Traveler’s Diarrhea

Traveler’s Diarrhea
Michael N. Peters, M.D., FACG/mfr

Congratulations. The time for your big trip has finally arrived. If your travel will take you to a developing nation in Central or South America, the Middle East, Asia or Africa, you are aware that certain precautions are needed so that diarrhea will not spoil your trip or worse, seriously threaten the health of your child or spouse. How can Traveler’s Diarrhea be avoided? Also, if the worst happens despite precautions, what can be done to treat it?

Acute diarrheal illness is common among travelers, affecting up to half of visitors to developing countries. Germs are the most common cause, followed by viruses and, rarely, parasites. Most often, the source of fecally contaminated drink or food. All water, even for tooth brushing, must be boiled or chemically treated (iodine or chlorine) or taken from a sealed commercial bottle that you open. All cans or bottles should be wiped clean and dried. Carbonated beverages (no ice!), coffee or boiled tea and wine or beer are safe. All dairy products must be pasteurized. Only eat well-cooked foods (no raw shellfish!) and fruit you peel yourself. No salads or other uncooked vegetables are allowed and never consume street vendor food. The old aphorism is “Boil it, peel it, cook it or forget it.”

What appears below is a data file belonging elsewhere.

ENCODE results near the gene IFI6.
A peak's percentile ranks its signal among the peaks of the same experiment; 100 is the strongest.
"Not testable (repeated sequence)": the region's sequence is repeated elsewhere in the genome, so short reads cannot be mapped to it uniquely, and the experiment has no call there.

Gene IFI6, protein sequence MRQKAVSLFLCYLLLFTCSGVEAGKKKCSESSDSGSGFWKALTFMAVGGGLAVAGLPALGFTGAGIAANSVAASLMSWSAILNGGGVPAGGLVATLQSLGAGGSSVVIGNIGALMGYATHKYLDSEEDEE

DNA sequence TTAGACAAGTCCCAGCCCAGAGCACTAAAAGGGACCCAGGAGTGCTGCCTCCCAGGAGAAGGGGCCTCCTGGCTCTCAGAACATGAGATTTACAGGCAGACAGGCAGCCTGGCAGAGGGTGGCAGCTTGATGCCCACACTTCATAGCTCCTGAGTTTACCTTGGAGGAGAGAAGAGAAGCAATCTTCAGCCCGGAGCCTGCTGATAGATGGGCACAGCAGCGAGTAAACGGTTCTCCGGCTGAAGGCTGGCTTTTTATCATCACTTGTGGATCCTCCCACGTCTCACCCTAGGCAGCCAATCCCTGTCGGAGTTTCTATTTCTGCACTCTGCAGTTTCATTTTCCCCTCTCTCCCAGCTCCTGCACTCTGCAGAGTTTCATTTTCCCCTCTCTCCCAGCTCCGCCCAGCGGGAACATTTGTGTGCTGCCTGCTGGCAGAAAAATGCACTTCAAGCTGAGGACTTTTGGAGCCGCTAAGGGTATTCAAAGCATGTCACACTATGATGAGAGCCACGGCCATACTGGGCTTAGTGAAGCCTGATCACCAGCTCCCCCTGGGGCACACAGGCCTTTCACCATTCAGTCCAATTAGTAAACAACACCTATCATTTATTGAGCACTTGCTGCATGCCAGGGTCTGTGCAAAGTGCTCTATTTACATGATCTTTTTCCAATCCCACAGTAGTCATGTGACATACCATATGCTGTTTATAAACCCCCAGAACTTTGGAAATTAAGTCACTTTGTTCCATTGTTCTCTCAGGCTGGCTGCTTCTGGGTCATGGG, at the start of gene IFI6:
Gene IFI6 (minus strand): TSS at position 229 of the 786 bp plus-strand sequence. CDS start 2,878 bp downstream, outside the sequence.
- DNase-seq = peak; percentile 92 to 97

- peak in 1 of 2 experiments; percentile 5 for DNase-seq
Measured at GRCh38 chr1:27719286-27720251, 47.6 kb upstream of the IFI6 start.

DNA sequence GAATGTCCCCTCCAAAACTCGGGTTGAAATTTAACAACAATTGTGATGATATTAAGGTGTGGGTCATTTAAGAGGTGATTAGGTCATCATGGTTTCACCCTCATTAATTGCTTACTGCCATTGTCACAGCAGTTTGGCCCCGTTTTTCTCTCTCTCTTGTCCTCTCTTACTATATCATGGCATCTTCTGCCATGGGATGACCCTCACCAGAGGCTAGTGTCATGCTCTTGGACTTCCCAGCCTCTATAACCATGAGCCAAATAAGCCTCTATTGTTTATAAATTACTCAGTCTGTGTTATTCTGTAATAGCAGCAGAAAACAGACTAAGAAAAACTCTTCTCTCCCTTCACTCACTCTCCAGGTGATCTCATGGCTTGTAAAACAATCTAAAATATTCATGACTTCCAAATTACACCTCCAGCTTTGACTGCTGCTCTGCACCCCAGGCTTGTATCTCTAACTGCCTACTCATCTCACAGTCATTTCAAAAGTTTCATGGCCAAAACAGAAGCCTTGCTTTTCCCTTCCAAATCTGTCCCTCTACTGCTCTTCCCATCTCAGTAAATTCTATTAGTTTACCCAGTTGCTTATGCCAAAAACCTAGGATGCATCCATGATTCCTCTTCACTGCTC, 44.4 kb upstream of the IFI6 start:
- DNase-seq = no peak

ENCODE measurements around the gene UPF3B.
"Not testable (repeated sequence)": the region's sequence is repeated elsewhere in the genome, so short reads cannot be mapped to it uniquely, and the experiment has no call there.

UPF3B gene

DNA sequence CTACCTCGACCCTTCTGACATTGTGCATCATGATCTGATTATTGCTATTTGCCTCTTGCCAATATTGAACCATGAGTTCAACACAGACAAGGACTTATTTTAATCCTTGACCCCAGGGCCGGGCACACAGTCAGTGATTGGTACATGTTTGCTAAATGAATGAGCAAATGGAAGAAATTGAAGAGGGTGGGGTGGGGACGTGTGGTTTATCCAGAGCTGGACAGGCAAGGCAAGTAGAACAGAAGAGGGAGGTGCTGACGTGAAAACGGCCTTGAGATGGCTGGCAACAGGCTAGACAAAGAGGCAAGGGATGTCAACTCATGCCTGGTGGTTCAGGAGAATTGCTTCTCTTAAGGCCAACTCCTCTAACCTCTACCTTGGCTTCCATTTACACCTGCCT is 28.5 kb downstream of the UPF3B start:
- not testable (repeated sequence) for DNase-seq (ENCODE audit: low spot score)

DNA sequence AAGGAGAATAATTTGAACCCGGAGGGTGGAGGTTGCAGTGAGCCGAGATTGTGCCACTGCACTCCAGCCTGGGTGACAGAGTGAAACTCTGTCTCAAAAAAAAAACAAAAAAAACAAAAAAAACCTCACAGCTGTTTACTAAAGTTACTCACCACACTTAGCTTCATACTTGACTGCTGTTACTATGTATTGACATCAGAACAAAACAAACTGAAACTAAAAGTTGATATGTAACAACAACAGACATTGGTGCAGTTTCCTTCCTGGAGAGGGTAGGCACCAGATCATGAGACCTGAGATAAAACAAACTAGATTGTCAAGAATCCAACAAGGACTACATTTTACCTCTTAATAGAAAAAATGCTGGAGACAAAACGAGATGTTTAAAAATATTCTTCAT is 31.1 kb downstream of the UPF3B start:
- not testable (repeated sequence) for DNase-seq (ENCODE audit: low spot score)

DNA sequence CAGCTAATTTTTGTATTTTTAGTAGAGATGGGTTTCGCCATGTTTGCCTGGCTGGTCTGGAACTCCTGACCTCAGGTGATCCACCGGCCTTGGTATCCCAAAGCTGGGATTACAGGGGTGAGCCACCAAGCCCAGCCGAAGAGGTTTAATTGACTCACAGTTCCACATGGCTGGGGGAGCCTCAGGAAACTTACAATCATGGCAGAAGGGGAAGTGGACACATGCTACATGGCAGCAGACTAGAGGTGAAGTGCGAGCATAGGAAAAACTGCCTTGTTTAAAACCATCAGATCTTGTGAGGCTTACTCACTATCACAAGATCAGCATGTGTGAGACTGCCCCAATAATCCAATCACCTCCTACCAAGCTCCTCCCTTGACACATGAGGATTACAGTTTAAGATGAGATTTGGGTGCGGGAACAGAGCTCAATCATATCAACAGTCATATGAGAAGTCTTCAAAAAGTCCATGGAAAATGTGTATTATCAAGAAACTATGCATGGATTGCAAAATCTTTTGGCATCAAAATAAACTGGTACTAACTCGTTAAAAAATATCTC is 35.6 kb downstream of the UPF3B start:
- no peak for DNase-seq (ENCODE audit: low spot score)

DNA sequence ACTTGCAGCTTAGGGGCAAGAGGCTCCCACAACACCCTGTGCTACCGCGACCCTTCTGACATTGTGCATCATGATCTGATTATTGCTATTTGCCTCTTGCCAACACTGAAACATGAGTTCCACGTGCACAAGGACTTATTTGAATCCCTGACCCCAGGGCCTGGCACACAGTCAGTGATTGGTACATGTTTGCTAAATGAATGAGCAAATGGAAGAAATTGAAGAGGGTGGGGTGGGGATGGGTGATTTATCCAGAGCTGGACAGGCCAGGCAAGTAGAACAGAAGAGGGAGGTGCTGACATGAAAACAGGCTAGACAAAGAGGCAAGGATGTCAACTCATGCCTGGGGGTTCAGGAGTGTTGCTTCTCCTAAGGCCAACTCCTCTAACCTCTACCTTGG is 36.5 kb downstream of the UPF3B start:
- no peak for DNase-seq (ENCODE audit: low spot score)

If you are more susceptible to such infections or their effects because of underlying illness, very young or advanced age, the use of medications that reduce stomach acid, inflammatory bowel disease or celiac sprue, your doctor may advise the use of prophylactic antibiotics. Currently, the standard medical advice for most people is to use antibiotics only if symptoms develop; but a new antibiotic, Rifaximin, is being tested for efficacy and safety as prophylaxis against bacterial diarrhea for most travelers to developing countries. Most individuals should take prescription antibiotics on the trip just in case. The choice of medication depends upon the time of year, the area visited, and individual factors. Consult your doctor at least six weeks before travel; you may also need vaccinations.

Despite all your precautions, you may wake up several days after beginning your vacation (or even shortly after returning home) with aches, nausea and vomiting, cramps and diarrhea. The most important part of treatment is to maintain hydration.

Water is sufficient for most adults, but infants and children and elderly or infirm persons should be given oral rehydration salts in boiled or treated water. The salt specimen is specific by the World Health Organization and packets are widely available overseas at stores and pharmacies. Continue to eat because it helps maintain or restore intestinal tissue. The antibacterial supplied by your doctor should be started promptly, but if serious symptoms such as high fever, intense pain, or bloody diarrhea develop, seek local medical care. Anti-diarrheals such as loperamide (Imodium) may decreased cramping and the number of stools but will not abbreviate the illness and should be avoided with the “serious symptoms” mentioned above. The probiotics that have been tested were not effective and Pepto-Bismol was only moderately helpful.

For additional information, such as specific risks in a particular country, consult the CDC at http://www.CpC.gov/travel. Remember, travel abroad is often a source of unforgettable and unique experiences. These few precautions will make the trip more safe and enjoyable for all.